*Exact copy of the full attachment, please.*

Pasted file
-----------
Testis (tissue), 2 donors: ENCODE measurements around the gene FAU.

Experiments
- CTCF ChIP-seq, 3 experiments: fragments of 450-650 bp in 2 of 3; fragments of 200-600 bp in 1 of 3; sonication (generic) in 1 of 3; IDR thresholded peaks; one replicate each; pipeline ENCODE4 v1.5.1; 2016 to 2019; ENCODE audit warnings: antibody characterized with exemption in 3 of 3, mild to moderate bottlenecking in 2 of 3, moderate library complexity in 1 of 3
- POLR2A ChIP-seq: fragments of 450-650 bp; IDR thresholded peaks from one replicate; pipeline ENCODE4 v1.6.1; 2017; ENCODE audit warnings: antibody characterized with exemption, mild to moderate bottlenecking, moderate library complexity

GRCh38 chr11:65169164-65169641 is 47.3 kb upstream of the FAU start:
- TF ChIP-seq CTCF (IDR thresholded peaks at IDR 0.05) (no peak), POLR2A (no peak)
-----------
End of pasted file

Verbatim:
Testis (tissue), 2 donors: ENCODE measurements around the gene FAU.

Experiments
- CTCF ChIP-seq, 3 experiments: fragments of 450-650 bp in 2 of 3; fragments of 200-600 bp in 1 of 3; sonication (generic) in 1 of 3; IDR thresholded peaks; one replicate each; pipeline ENCODE4 v1.5.1; 2016 to 2019; ENCODE audit warnings: antibody characterized with exemption in 3 of 3, mild to moderate bottlenecking in 2 of 3, moderate library complexity in 1 of 3
- POLR2A ChIP-seq: fragments of 450-650 bp; IDR thresholded peaks from one replicate; pipeline ENCODE4 v1.6.1; 2017; ENCODE audit warnings: antibody characterized with exemption, mild to moderate bottlenecking, moderate library complexity

GRCh38 chr11:65169164-65169641 is 47.3 kb upstream of the FAU start:
- TF ChIP-seq CTCF (IDR thresholded peaks at IDR 0.05) (no peak), POLR2A (no peak)